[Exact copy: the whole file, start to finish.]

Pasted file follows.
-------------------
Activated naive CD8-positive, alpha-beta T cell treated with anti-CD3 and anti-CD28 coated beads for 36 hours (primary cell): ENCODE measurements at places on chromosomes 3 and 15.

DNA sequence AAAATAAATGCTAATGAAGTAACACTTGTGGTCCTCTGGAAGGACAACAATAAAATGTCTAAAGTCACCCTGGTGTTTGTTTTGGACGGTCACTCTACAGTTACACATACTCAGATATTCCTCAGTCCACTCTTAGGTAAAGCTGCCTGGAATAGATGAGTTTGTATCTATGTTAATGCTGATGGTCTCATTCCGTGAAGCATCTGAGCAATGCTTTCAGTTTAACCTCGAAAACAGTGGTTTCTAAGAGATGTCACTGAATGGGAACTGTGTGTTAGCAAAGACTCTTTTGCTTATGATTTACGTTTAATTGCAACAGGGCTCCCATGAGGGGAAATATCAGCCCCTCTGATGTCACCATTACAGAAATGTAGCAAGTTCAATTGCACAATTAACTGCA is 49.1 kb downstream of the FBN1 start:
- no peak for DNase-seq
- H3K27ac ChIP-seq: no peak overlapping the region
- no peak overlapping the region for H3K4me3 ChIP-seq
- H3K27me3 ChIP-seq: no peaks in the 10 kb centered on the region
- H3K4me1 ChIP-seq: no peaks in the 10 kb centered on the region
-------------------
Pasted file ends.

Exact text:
Activated naive CD8-positive, alpha-beta T cell treated with anti-CD3 and anti-CD28 coated beads for 36 hours (primary cell): ENCODE measurements at places on chromosomes 3 and 15.

DNA sequence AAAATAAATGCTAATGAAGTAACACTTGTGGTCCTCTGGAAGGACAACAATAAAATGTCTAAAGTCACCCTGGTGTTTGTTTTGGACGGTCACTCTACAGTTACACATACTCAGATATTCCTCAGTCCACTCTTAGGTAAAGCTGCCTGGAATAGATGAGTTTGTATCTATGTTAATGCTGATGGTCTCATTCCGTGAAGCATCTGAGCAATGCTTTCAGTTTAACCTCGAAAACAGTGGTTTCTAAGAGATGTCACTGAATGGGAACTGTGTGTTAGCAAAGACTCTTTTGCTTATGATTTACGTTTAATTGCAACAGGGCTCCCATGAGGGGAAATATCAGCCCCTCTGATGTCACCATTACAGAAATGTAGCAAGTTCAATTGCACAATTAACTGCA is 49.1 kb downstream of the FBN1 start:
- no peak for DNase-seq
- H3K27ac ChIP-seq: no peak overlapping the region
- no peak overlapping the region for H3K4me3 ChIP-seq
- H3K27me3 ChIP-seq: no peaks in the 10 kb centered on the region
- H3K4me1 ChIP-seq: no peaks in the 10 kb centered on the region